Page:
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E.D.Pa.: For Application of Computer Exemption, Hourly Rate Must Be Measured Hour-by-Hour, Not On A Weekly Average Basis
This case was before the court on a variety of motions from all parties. As discussed here, the court was tasked with deciding how the hourly rate must be calculated for purposes of applying the computer exemption, where all parties agreed that the plaintiff was paid on an hourly not salary basis. Plaintiff’s primary contention was that the defendant misclassified him and other employees as exempt from the FLSA’a overtime provisions under 29 U.S.C. § 213(a)(17) (the FLSA’s computer-employee exemption), and subsequently failed to pay them overtime compensation.
Describing the relevant factual background, the court explained:
Defendant maintains a variety of pay structures for its employees. The pay structures at issue are the “Professional Day” and “Professional Week” agreements, which apply only to employees who Defendant has classified as exempt under the FLSA’s computer-employee exemption. Under the “Professional Day” agreement, an employee “will not be paid for more than eight hours in a day, unless that employee works more than ten hours in a day. If the employee works more than ten hours in a day and the manager approves, the employee will be entitled to be paid an additional fee for services provided after the 11th hour.” Under the “Professional Week” plan, employees receive a set hourly rate for every hour worked up to forty hours per week, and receive no additional compensation for hours worked in excess of forty hours per week. (Id. at ¶¶ 10, 15–18) (alterations omitted). Defendant considers employees designated under either structure as exempt under § 213(a)(17).
Plaintiff Morgan Jones initially contacted Defendant through one of its recruiters, Robert Helsel. In July 2011, Defendant successfully placed Plaintiff in a position as Senior Project Manager with Citigroup. When Plaintiff started at Citigroup, he was classified by Defendant as exempt from the FLSA’s overtime requirements under 29 U.S.C. § 213(a)(17) and was subject to Defendant’s “Professional Day” pay plan. (Id. at ¶¶ 20, 27, 30–31, 51.)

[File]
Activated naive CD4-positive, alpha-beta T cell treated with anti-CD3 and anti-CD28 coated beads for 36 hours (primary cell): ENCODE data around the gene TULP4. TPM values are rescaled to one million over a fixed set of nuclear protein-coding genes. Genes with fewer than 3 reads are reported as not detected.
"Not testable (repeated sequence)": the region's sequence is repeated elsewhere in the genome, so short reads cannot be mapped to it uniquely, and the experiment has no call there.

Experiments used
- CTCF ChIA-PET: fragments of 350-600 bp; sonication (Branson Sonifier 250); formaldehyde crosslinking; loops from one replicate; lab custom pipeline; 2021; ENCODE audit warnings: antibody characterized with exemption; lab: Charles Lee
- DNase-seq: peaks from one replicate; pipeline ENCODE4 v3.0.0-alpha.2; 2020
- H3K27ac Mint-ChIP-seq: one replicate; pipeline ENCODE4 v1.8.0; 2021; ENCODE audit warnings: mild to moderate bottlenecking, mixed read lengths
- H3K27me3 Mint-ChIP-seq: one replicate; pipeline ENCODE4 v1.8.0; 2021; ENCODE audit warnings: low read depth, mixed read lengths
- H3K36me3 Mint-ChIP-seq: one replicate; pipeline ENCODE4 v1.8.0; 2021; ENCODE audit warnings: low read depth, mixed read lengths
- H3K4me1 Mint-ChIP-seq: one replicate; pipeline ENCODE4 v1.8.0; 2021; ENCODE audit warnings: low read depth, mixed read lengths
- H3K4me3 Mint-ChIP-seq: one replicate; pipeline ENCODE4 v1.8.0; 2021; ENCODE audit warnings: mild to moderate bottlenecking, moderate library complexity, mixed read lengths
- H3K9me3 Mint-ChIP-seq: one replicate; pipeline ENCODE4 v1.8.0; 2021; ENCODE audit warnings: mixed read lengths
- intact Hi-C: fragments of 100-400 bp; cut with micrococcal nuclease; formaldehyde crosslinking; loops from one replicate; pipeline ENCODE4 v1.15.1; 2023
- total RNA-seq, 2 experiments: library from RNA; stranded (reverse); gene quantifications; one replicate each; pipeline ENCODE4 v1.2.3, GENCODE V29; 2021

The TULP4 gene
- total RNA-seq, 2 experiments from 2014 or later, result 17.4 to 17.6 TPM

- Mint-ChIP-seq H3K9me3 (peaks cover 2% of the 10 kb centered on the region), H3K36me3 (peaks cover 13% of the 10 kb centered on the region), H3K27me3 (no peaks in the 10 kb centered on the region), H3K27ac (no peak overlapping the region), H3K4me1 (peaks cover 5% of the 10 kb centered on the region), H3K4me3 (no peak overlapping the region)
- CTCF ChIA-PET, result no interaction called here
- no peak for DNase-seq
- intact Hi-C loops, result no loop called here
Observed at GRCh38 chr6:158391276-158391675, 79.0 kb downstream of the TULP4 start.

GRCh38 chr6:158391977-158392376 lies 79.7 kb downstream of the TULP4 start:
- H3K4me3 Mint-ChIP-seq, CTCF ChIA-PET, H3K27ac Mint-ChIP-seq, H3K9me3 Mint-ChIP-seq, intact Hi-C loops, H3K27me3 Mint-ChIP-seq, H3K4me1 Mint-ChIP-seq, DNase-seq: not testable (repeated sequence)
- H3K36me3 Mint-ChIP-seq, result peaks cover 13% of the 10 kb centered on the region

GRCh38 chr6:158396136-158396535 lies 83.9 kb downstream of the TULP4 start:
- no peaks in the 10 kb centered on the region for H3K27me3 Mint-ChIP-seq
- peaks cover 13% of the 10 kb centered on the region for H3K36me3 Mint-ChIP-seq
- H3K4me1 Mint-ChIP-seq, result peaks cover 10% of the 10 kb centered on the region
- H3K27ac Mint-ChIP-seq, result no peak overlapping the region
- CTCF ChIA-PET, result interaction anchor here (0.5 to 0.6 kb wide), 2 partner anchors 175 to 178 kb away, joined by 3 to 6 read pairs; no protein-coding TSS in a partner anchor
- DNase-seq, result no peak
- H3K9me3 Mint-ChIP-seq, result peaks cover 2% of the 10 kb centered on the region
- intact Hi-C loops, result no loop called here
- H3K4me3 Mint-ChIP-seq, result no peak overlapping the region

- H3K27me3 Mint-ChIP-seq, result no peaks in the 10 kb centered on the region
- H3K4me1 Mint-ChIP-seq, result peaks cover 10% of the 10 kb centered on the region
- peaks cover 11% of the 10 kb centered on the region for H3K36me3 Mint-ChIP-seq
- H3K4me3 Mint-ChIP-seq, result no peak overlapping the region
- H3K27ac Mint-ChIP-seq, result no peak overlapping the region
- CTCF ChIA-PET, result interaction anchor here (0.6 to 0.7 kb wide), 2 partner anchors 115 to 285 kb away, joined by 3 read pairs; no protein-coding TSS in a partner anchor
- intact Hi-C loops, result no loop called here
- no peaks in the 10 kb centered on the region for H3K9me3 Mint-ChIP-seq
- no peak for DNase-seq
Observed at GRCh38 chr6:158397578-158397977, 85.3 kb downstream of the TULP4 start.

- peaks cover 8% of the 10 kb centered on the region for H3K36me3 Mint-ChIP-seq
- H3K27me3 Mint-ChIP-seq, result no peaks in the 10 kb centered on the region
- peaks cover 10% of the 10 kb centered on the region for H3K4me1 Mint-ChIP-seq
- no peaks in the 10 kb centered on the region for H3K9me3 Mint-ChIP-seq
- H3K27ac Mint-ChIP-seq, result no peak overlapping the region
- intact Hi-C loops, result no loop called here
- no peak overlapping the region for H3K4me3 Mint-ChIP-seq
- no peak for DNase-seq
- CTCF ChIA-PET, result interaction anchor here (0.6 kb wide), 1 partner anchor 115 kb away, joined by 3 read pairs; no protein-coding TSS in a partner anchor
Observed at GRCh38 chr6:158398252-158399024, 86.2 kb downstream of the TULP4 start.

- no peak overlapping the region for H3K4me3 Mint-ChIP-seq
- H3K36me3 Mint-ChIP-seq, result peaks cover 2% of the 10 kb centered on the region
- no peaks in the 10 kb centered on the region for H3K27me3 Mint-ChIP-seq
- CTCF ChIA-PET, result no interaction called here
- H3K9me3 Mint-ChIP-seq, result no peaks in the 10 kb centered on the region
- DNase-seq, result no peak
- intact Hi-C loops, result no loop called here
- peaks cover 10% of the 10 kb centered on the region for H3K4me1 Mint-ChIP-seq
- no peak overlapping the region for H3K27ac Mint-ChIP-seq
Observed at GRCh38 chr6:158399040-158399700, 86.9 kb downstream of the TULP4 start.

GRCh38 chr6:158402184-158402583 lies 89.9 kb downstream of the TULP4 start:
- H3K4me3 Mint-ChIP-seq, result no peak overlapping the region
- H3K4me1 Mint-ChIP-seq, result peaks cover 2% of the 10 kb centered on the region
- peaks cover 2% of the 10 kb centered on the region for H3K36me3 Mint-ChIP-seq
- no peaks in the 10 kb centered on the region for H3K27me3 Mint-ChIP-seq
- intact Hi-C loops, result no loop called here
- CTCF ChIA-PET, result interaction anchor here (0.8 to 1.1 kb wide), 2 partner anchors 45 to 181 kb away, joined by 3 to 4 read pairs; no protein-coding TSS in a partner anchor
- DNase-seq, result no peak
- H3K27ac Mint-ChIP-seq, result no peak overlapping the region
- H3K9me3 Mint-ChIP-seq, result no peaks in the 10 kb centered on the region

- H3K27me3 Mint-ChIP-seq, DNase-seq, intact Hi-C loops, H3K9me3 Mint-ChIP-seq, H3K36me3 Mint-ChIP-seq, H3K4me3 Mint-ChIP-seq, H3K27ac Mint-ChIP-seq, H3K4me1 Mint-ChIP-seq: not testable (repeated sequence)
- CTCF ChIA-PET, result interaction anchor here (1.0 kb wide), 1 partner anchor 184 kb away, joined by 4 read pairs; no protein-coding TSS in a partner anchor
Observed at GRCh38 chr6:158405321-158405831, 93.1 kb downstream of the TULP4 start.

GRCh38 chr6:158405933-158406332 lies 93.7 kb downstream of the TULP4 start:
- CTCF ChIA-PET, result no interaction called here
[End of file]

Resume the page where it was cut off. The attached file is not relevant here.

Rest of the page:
Like Defendant’s other employees, Plaintiff was required to enter his daily hours into Defendant’s “EaZyTyme system,” an online-based time reporting system maintained and controlled by Defendant. In addition to reporting his time in EaZyTyme, Plaintiff also reported his work hours directly to Citigroup for purposes of effectuating payment from Citigroup to Defendant for Plaintiff’s work. During his placement with Citigroup, Plaintiff routinely worked over forty hours per week and occasionally over fifty hours per week. (Id. at ¶¶ 39–40, 46, 52.) Beginning on November 14, 2011, Plaintiff was taken out of the Professional Day structure and paid on an hourly basis. (Id. at ¶¶ 13–14, 56–57.)
(1) that the employee perform certain “primary duties”; and (2) that he be compensated at a rate of at least $27.63 an hour.
Framing the issue presented by the respective parties, the court stated:
Defendant asserts that it is entitled to judgment on the second criteria, reasoning that the requirement is met so long as an employee is paid an average hourly wage of $27.63 or more in a given workweek (hereinafter, “the workweek method”). Defendant explains that because it is undisputed that, in any given week, Plaintiff was always paid an average hourly wage well above $27.63, there is no dispute that the exemption’s $27.63 requirement is met. (Def.’s Br. in Support of Mot. for Partial Summ. J. 7–14.)
Plaintiff counters that the statute sets forth an hour-by-hour, rather than an averaging, approach, and thus computer employees must be paid at least $27.63 for each hour worked (hereinafter, “the hour-by-hour method”). Because Plaintiff was paid $0.00 for hours nine and ten while he was paid under the “Professional Day” structure, he argues that the exemption’s second requirement was not met and he was thus misclassified as exempt. (Pl.’s Br. in Opp’n to Mot. for Partial Summ. J. 9–12.)